Ascending and descending (diving)

In underwater diving, ascending and descending is done using strict protocols to avoid problems caused by the changes in ambient pressure and the hazards of obstacles near the surface or collision with vessels. Diver certification and accreditation organisations place importance on these protocols early in their diver training programmes.[1]

The procedures vary depending on whether the diver is using scuba or surface supplied equipment. Scuba divers control their own descent and ascent rate, while surface supplied divers may control their own ascents and descents, or be lowered and lifted by the surface team, either by their umbilical, or on a diving stage or in a diving bell.

Scuba diving

Controlled descent

Descents may be made along a shot-line, along the slope of the bottom, or in open water clear of any physical or visual cues to rate of descent other than the depth gauge or dive computer carried by the diver. Scuba divers usually dive in buddy pairs for safety reasons, and if doing so correctly will descend in view of each other in case of problems. The signal to descend is the thumb down fist. The divers will start breathing from their regulators before starting the descent, and ensure that they are functioning correctly, before releasing sufficient air from their buoyancy compensators (BCDs) to start sinking. As they leave the surface, the divers will start equalising the pressure in their middle ears to prevent barotrauma, and will add air to their dry-suits, if using them, to prevent squeeze. Air may be added to the BCD as needed to control rate of descent. They may stop at a pre-arranged depth to do a final equipment check for air leaks. Equalisation will continue as needed all the way down, and depth must be monitored using a depth gauge or dive computer so that they can inflate their BCDs to neutral buoyancy in time to stop before colliding with the bottom, or overshooting the planned depth if diving a wall or steep slope. Speed of descent can be as fast as the divers can comfortably equalise, or as slow as convenient, though a longer descent reduces the useful bottom time.

Controlled ascent

Ascents may be made along a shot-line, by following the upward slope of the bottom, or in open water clear of any physical or visual cues to rate of ascent. Use of a vertical line as a visual cue or to physically control ascent makes management of the ascent rate considerably easier.

A commonly used procedure for ascent in open water when not ascending along a shot line or anchor cable is to use a delayed surface marker buoy, which may be inflated and released to notify any vessel in the vicinity of presence of the divers as well as helping to control ascent rate. Deployment be done before starting the ascent, or at any time during the ascent. It is usually easiest to deploy at the bottom, but some divers prefer to deploy at the first decompression stop or safety stop, which can save some time.

The divers of the group are informed of the intention to ascend, using the thumb up hand signal, and if not already neutrally buoyant, will adjust their buoyancy, and hold the inflator mechanism ready to dump excess gas from the BCD as it expands during the ascent. Increased buoyancy of the BCD and dive suit due to gas expansion could cause a runaway ascent so air is vented as the divers ascend to retain approximately neutral buoyancy. The divers frequently look upwards while ascending to avoid any obstacles. A competent diver will ascend with little or no need to fin upwards, and can stop and achieve neutral buoyancy at any depth. The diver handling the buoy may choose to remain slightly negative during the ascent to keep a small amount of tension on the line as it is wound onto the reel or spool. Ascent speed is limited to the requirement of the decompression schedule in use - (commonly kept below 10 meters per minute) so that dissolved inert gases can be eliminated safely. A dive computer may be used to help judge this speed.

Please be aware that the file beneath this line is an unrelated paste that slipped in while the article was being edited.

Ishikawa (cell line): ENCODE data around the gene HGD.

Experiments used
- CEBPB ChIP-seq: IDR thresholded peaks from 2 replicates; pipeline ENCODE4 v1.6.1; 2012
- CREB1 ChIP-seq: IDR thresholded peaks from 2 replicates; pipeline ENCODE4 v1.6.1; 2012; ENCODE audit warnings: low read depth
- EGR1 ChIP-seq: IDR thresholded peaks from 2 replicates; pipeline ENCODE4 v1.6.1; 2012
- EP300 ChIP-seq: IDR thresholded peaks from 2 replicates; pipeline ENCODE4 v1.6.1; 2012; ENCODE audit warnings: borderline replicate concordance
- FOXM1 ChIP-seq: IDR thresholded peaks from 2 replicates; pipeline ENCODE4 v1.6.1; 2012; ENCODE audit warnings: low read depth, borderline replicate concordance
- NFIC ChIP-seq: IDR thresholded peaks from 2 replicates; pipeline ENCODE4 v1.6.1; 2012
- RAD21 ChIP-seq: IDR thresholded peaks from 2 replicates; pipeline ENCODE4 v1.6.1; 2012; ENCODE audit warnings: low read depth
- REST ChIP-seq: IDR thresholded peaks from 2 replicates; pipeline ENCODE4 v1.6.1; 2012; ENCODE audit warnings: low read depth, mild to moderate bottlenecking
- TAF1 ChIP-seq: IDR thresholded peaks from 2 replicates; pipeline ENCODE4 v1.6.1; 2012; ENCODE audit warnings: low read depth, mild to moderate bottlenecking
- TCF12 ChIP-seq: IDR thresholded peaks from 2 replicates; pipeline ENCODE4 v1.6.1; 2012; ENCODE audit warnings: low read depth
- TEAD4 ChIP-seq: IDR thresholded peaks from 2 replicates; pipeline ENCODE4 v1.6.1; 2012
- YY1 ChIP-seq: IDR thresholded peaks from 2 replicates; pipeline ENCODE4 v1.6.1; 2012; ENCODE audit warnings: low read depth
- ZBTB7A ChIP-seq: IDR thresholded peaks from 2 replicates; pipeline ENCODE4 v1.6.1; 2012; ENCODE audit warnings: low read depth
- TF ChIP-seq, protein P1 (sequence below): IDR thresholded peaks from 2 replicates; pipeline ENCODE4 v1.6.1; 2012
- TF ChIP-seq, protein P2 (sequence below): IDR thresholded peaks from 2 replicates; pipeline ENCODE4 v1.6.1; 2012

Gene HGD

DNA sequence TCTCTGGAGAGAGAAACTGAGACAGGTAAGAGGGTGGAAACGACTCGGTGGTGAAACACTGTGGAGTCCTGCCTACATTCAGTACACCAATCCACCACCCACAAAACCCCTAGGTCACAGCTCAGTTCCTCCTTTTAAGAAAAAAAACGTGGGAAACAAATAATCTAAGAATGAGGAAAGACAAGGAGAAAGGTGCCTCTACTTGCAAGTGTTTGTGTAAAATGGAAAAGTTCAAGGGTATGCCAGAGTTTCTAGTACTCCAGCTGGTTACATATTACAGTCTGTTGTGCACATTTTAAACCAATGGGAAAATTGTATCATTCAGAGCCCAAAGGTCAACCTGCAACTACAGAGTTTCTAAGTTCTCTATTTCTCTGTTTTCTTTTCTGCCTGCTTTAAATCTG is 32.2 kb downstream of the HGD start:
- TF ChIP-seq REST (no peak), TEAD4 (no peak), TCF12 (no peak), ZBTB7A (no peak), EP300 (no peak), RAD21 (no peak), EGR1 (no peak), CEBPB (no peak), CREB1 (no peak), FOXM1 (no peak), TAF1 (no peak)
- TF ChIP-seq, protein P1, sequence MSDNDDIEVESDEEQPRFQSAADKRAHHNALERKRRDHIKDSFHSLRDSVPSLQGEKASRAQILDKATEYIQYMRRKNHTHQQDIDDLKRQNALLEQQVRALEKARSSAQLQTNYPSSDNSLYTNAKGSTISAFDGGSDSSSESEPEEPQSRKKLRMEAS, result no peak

The divers suspend ascent at the depths of any required decompression stops for the appropriate stop time, remaining as close as practicable to the specified depth for the duration of the stop. Buddy pairs will usually decompress to the schedule of the diver needing the longest decompression. A safety stop of 1–3 minutes may be made at 3–6 metres from the water surface. This is an optional stop, but it is predicted by some decompression models to further reduce the risk of decompression sickness. After the last stop, the final ascent is done, often very slowly. Before surfacing the divers check for approaching vessels. When the divers reach the surface, they usually inflate their BCDs to establish positive buoyancy and signal the surface team or boat that they are well using hand signals.

Emergency ascent

In emergencies when a diver runs out of air in the cylinder in current use, and when there is no buddy around to donate air, the use of a redundant air supply (such as independent twins or a pony bottle), allows a diver to perform an ascent in a controlled manner, breathing as normal.

When no redundant air supply is available, the diver can make a controlled emergency swimming ascent. The diver starts to swim up exhaling steadily along the ascent unless trying to inhale. The mouthpiece is kept in as the cylinder still contains some air and it will become available as the ambient pressure decreases. It is important not to hold the breath, to avoid over-expansion of the air in the lungs due to pressure decrease as the depth decreases, which could cause the lung tissues to tear. The speed of ascent has to be a compromise between too slow (and running out of oxygen before reaching the surface) and too fast (risking decompression sickness).[2] Lung barotrauma is unlikely in a healthy diver who allows the air to escape freely from the lungs.